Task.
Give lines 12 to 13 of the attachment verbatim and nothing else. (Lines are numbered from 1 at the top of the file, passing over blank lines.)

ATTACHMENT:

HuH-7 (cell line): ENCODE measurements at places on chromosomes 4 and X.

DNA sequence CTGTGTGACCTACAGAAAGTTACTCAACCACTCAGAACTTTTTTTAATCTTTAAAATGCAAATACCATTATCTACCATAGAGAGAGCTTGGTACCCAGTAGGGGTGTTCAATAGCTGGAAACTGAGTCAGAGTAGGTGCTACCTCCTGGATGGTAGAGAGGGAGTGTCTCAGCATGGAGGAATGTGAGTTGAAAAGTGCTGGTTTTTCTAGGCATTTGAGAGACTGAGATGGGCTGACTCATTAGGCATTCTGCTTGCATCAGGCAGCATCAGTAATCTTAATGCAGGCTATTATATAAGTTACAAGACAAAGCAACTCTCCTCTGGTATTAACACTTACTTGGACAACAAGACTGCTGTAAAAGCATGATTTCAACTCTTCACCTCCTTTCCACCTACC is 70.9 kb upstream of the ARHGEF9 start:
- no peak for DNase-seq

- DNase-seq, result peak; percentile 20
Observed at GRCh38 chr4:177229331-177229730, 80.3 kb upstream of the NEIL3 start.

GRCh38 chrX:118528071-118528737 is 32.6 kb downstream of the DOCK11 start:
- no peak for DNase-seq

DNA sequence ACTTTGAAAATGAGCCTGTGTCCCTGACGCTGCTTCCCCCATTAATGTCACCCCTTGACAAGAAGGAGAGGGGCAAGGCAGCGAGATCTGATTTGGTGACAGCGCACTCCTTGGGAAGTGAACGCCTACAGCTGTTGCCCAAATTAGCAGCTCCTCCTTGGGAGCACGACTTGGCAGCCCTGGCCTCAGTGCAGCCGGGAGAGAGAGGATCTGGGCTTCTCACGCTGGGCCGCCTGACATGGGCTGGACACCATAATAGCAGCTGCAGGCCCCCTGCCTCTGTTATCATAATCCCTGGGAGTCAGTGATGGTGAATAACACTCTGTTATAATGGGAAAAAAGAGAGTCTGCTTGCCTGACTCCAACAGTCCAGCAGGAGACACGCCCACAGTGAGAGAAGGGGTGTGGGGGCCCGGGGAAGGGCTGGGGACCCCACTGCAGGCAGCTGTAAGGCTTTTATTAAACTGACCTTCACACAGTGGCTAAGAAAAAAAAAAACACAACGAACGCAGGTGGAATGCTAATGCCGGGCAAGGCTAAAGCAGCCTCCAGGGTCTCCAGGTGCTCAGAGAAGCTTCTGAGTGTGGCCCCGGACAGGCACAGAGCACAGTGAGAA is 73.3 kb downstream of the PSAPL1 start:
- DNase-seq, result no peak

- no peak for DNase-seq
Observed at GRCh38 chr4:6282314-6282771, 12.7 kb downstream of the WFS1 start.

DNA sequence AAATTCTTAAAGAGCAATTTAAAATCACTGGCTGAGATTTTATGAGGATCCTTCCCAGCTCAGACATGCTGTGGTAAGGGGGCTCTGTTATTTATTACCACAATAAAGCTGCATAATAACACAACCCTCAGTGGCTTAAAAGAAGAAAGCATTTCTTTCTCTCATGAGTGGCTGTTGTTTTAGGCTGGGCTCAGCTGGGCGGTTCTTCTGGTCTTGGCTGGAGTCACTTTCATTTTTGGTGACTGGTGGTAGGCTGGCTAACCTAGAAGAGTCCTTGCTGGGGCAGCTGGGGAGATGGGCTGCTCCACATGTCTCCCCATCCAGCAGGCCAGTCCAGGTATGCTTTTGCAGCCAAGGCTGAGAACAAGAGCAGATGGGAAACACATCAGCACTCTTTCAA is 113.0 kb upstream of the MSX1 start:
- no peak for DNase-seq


DNA sequence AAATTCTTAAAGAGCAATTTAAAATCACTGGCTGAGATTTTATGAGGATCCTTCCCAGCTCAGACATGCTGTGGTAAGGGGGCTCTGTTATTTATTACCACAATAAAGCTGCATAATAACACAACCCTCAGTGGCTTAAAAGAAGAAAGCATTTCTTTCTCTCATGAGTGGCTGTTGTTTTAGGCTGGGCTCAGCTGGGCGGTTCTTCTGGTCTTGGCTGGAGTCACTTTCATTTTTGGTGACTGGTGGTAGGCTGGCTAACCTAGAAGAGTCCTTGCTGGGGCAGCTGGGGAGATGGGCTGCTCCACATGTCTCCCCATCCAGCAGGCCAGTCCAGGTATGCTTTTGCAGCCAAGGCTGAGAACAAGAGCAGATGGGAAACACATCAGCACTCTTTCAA is 113.0 kb upstream of the MSX1 start:
- no peak for DNase-seq